Frontline: The Interrupters
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'The Interrupters' is an excellent documentary about a group called CeaseFire, which primarily employs streetwise, ex-cons as 'Violence Interrupters' on the tough streets of inner city Chicago. The 'Interrupters' are reformed criminals who know the lingo of the street and go around trying to defuse potential confrontations from occurring, cooling down members of their community, who often become enraged due to minor sleights which are misinterpreted as major signs of disrespect.
The group is led by Tio Hardiman, an ex-petty street criminal who later earned a Master's Degree and now heads a "Mission Impossible" team who are 'on call' to nip any potential violent incident in the bud. Remarkably, during a staff meeting shown at the beginning of the documentary, a fight develops right outside where the Interrupters are discussing strategy, and they rush out to quell the violence which involves one youth threatening another with a knife.
'The Interrupters' focuses on the lives of three members: Ameena Matthews, an ex-Gang enforcer, now a spiritual Muslim, who has communication skills as good as any highly-trained social worker; Cobe Williams, who served 12 years for Drug Trafficking and Attempted Murder, now a gentle family man, and Eddie Bocanegra, who was incarcerated 14 years for murder, now a talented artist.
We follow these 'Interrupters' as they work on various 'assignments', troubled individuals (a good number of them young people), who are prone to acting out behavior. Matthews acts as a grief counselor for a family whose son was murdered, a case which was widely publicized on Youtube and received national attention.Read more ›
Like James's earlier "Hoop Dreams", this movie is not purely about happy-sappy feel-good endings; there's progress, there's frustration, and you know that tomorrow will bring gunshots and ambulances and crying mothers within blocks of where this was all filmed. But the way this group of brave people worked to make small differences (that can add up to big changes) left me awed. Cobe and Ameena and Eddie will stick with you as examples of what young hoodlums can grow up to be ... and why we shouldn't give up on even "hopeless" kids.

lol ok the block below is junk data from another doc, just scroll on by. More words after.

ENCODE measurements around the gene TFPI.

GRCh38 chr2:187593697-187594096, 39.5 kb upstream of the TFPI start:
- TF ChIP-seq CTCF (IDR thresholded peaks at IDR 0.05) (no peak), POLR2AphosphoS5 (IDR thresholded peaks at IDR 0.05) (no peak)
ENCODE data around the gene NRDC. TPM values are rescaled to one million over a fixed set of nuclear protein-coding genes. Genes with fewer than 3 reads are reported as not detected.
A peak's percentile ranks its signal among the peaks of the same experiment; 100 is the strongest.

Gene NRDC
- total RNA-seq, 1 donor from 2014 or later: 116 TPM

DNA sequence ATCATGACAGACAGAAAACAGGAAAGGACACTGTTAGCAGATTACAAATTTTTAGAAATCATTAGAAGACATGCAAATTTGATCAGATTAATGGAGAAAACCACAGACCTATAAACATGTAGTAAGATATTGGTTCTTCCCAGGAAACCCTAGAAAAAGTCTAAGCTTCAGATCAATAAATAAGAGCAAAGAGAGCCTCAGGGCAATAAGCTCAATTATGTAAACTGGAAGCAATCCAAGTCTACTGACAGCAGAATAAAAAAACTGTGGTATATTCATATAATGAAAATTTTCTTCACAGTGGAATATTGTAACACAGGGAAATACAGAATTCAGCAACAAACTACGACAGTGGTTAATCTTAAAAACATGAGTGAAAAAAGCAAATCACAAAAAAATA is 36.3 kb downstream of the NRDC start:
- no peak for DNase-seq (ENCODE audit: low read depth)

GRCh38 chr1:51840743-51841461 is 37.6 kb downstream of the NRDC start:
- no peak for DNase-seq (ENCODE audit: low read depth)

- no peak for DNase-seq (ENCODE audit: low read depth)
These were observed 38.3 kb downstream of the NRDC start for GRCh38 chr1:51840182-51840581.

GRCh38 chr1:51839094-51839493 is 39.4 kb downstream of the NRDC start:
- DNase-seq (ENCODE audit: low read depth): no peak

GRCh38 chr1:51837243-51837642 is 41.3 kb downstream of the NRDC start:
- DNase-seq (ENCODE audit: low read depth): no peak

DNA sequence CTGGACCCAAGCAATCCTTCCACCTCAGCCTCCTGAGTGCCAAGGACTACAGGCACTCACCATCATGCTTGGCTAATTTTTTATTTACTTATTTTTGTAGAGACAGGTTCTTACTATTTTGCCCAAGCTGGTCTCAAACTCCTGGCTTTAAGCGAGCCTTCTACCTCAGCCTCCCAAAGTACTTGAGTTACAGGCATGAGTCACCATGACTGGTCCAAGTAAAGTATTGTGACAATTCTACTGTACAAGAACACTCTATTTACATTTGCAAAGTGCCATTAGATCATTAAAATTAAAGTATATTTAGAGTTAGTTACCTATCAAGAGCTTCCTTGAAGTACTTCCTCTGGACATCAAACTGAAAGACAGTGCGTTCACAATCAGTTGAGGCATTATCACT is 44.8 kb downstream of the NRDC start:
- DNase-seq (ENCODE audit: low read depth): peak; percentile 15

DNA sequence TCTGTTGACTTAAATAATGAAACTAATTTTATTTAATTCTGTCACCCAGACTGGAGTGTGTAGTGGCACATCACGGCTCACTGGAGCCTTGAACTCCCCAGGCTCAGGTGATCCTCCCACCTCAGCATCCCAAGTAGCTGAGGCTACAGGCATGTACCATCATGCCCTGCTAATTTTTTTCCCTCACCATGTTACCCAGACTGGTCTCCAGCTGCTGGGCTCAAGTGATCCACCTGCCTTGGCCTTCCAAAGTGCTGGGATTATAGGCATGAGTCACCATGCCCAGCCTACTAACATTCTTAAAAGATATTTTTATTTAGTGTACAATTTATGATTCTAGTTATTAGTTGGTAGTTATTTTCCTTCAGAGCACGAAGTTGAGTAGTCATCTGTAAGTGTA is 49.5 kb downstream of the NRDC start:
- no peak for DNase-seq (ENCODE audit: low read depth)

Yeah, the movie did run a bit long, but I was so glad I stuck with it to hear the incendiary "Flamo" talk about how one interrupter was so persistent, like a fly buzzing around his ear while he slept. In a Hollywood movie, that might have sounded bogus, but here it's so real and inspiring that your breath might just catch in your throat.
My highest recommendation - SEE IT!
Similarly, my own family (adults and pre-teens) were so focused when I showed it to them a day later. It is a must see for everyone and a double must see for Muslim female youth who are interested in seeing a Muslim woman making a huge difference in her life and the lives of others....despite her "checkered past". Having lived and taught in Chicago when gang violence was a regular thing in the early 90s, this documentary makes the situation real to people who have never experienced such violence in their personal lives or in their communities.
Perpetrators are often victims themselves, and this film provides ample evidence that it is possible to interrupt violence even in the most extreme cases. We get to see this in action as the camera crew goes into real situations of conflict and the full stop, on-the-spot cycle breaking that Ameena Matthews and other Interrupters do in some of the most difficult and complex scenarios, risking their own lives to help retrieve people from the endless cycle of gang violence and murder.
Most Recent Customer Reviews
Everyone who is concerned about gun violence should see this movie. It portrays the work done by the Cure Violence program, which works to reduce shootings and killings. Read morePublished 9 months ago by heisable
Great documentary! Cobe and his friends are doing a remarkable job!Published 10 months ago by Terry Schneider
one of my most favorite documentaries, I recommend, as I am a teacher, to any teacher to share this with your students. It is very worth the whilePublished 12 months ago by Polly Punster